Update: Here’s the helmet cam video from one of the rescue divers who brought Mr Okene to the surface. The text at the beginning is wonky – persist. Note the South African accents! The diver’s voice is squeaky – I think because he’s breathing a gas mix with helium in it. It gets good at about 5:30 but it’s extremely interesting to watch in its entirety to see what sort of conditions these divers work in, and how the surface support talks them through their tasks and keeps them calm.

Series: Underwater Universe

Underwater Universe
Underwater Universe

The four episodes of this History Channel series cover waves, tides and currents, predators, and pressure – all powerful features of the ocean that can be sensationalised (some more easily than others) and presented for shock value and as imminent threats to human life. Full advantage is taken of this fact.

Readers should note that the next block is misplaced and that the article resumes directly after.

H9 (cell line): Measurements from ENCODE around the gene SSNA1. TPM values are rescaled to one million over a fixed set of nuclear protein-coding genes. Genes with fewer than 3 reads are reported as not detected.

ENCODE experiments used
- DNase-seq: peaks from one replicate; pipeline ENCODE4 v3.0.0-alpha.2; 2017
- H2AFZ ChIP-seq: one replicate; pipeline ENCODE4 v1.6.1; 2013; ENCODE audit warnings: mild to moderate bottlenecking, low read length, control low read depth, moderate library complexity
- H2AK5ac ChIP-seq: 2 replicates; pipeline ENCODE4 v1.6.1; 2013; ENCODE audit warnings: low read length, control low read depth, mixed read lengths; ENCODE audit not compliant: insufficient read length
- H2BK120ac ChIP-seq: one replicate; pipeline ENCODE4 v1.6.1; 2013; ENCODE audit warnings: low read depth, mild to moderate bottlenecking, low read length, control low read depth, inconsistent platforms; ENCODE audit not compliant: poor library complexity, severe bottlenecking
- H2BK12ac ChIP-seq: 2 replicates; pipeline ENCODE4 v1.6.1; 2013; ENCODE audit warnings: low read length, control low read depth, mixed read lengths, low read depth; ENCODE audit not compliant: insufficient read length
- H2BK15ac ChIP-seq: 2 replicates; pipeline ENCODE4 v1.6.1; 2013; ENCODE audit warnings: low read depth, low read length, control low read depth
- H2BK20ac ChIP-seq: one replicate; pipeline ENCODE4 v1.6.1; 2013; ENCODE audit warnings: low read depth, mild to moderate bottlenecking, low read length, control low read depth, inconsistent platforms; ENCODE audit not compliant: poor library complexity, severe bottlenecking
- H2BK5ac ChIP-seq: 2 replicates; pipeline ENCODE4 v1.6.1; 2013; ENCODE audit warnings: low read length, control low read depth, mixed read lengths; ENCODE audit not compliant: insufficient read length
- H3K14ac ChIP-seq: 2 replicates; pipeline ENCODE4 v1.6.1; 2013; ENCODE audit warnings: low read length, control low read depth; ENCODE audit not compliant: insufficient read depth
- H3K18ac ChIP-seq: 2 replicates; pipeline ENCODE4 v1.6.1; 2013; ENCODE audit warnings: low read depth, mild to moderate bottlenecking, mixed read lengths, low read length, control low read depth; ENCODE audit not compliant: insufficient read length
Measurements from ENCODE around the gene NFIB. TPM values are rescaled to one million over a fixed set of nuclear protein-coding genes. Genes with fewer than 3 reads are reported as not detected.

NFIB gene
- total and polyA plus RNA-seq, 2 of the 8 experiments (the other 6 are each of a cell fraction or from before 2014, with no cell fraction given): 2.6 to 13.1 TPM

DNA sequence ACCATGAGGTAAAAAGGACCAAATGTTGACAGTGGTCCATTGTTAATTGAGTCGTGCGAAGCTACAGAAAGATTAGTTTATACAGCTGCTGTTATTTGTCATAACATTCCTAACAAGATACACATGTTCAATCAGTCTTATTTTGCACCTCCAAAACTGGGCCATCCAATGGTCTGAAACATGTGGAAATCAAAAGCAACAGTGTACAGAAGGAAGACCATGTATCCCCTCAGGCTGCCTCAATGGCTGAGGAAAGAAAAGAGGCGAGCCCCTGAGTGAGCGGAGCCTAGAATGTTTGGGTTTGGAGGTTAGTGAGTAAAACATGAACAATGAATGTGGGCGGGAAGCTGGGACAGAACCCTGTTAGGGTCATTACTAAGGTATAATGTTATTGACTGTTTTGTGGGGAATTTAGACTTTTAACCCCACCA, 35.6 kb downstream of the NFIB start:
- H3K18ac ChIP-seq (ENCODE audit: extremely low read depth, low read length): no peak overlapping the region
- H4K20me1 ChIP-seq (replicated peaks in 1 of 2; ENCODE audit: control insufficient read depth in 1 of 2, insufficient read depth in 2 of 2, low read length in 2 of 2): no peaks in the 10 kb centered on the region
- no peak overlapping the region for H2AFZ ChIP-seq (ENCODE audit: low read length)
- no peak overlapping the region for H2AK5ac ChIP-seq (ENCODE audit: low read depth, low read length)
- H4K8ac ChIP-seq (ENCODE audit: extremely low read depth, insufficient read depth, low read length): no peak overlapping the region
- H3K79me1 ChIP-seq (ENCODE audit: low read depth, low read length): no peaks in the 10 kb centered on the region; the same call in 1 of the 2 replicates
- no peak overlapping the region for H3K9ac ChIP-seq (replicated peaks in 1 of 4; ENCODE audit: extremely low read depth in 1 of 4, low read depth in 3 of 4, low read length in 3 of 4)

This very American offering doesn’t boast the measured, mellifluous tones of Benedict Cumberbatch or Steve Toussaint as narrator, but the line-up of (mostly in-studio) guest narrators is quite impressive. Bruce Parker (The Power of the Sea), Susan Casey (The Devil’s Teeth and The Wave), David Gallo (scientist presenter of the TED Talk I mentioned here), Scott Cassell (student of the Humboldt squid), Richard Ellis (writer of a number of ocean history, art and science books), and Neil Hammerschlag (shark scientist) were familiar to me, as was big wave surfer Ken Bradshaw, from this article. The strange, uncomfortable way in which the studio narrators were filmed, with silent close ups interspersed with talking, was very annoying and must have been incredibly embarrassing to shoot. Or perhaps the cameraman took the footage when the narrators didn’t realise they were being filmed.